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Cable modems grow but not a shoo-in

Cable modem shipments are booming, but the technology is not an automatic winner.

Cable modem shipments are expected to jump 92 percent this year, but the high-speed technology still faces stiff competition in winning over home Internet users, according to a report released today from market research firm Dataquest.

The cable modem market will grow to 25,000 units in 1996 and will surge 220 percent in 1997 when unit shipments are expected to reach 80,000 units, Dataquest said. "Cable modem vendors, teamed with cable operators, have a real opportunity to penetrate the consumer base of the remote LAN and Internet access market," Dataquest said.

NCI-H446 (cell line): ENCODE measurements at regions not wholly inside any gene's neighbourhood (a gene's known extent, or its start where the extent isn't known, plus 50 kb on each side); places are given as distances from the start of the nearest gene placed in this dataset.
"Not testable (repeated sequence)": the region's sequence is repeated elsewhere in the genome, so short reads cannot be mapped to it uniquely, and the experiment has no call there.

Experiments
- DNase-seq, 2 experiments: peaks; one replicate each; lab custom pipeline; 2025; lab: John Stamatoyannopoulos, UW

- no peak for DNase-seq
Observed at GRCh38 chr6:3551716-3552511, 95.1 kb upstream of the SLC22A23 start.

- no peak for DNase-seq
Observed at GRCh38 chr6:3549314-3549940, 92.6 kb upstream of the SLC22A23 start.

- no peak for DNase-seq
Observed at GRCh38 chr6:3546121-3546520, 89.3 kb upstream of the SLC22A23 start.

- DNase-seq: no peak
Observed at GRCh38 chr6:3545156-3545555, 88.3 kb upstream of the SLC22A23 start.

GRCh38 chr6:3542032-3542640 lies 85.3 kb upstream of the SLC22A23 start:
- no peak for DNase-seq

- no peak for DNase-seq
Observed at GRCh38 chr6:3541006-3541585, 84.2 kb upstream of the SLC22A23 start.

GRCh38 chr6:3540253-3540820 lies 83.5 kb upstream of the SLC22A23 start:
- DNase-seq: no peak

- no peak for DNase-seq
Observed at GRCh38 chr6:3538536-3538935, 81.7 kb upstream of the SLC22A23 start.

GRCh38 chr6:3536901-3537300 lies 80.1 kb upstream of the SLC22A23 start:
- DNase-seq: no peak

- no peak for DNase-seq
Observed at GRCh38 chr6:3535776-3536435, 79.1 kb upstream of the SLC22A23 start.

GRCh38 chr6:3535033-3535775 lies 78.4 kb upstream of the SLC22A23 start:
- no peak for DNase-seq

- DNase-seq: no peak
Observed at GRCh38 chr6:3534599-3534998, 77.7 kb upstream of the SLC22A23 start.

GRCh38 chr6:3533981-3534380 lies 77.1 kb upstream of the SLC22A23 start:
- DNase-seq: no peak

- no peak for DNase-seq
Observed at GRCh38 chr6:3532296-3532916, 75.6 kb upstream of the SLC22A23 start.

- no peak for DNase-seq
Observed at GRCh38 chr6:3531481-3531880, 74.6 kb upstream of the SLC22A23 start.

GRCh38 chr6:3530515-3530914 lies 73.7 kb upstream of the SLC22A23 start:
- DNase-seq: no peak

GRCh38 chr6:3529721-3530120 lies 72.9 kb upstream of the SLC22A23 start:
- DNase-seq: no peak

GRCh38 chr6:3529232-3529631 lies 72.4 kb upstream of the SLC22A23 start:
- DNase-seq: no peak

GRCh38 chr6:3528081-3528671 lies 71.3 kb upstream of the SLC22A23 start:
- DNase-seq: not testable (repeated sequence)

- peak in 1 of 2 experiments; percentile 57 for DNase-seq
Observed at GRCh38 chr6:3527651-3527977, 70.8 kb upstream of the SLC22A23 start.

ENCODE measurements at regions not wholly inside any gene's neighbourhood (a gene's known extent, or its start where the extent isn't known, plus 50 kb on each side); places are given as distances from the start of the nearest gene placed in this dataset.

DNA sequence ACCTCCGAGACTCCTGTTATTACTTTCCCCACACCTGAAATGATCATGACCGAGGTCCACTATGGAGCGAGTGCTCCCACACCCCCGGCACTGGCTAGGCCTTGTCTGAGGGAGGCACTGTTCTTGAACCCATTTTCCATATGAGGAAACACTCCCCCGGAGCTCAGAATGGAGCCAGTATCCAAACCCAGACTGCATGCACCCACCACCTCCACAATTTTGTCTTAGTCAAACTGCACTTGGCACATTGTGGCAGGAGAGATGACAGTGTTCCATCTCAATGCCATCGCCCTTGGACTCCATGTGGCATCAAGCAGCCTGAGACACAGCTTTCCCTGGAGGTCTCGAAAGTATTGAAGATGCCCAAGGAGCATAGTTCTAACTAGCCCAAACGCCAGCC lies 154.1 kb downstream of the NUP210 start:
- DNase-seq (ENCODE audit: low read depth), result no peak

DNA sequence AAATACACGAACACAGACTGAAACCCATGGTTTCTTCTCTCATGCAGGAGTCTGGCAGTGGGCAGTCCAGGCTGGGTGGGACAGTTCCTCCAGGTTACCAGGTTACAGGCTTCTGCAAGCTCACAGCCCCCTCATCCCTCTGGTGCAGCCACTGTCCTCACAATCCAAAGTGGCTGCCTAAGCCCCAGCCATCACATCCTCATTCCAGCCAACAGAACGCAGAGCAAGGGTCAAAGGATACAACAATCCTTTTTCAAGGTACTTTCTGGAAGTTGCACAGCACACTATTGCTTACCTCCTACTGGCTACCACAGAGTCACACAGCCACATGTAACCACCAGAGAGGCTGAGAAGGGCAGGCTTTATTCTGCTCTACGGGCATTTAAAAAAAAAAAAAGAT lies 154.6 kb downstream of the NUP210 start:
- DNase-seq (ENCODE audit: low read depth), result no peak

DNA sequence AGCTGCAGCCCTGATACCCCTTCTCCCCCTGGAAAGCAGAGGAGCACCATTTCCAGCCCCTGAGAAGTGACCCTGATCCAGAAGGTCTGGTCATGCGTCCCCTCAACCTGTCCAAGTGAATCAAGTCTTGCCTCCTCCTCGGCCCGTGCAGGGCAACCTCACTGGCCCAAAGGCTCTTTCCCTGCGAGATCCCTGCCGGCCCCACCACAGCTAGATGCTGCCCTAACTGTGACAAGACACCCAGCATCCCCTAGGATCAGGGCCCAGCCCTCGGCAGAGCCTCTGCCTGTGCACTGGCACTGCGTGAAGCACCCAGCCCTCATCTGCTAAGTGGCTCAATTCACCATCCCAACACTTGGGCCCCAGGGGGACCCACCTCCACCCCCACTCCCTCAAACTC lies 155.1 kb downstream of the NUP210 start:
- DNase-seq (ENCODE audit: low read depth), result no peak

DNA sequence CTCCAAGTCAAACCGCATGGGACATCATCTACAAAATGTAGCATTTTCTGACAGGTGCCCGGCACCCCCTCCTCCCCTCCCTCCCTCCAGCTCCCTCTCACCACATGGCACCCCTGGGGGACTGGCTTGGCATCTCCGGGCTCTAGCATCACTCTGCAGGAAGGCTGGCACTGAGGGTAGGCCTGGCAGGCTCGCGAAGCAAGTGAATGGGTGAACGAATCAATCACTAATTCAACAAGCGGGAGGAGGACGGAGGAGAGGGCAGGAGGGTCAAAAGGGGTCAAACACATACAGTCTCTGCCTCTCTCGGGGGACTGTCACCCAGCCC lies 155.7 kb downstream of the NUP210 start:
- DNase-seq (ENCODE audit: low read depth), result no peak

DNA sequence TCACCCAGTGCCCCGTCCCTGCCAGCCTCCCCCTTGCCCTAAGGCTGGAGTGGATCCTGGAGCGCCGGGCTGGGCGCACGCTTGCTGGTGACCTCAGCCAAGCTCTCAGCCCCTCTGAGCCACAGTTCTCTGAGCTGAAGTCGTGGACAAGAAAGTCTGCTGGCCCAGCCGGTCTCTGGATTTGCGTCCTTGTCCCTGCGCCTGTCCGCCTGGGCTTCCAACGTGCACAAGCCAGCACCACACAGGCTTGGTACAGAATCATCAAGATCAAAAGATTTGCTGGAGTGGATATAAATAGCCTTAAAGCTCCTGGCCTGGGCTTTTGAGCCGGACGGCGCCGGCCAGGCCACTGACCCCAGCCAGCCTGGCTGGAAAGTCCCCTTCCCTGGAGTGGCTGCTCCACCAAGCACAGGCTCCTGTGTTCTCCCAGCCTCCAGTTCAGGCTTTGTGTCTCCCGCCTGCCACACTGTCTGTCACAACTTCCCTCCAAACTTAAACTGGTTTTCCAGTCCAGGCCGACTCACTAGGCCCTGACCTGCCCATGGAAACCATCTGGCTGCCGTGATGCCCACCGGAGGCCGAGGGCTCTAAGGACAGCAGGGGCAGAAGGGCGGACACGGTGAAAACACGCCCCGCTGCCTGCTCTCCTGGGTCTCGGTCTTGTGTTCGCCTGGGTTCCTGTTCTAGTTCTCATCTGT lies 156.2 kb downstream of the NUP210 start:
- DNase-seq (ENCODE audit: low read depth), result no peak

Cable modems connect to existing TV cable lines and can offer access speeds to home users of 10 mbps--many times that of the typical 28.8-kbps modem now used in home PCs. Dataquest cautions, however, that competing technologies, notably XDSL technology, are also entering the market.

For example, it said, "XDSL runs on existing telephone lines and will be a real competition for cable. The most compelling reason to use a cable modem is speed, but speed alone won't be enough to win the battle."

XDSL is still in its infancy and companies are just now beginning to experiment with the technology, but it has the potential to offer T-1 rates of 1.5 mbps and higher on existing phone lines.

"Cable companies should take advantage of their unique situation of being a content provider and offer innovative new services in addition to basic Internet access," Dataquest said.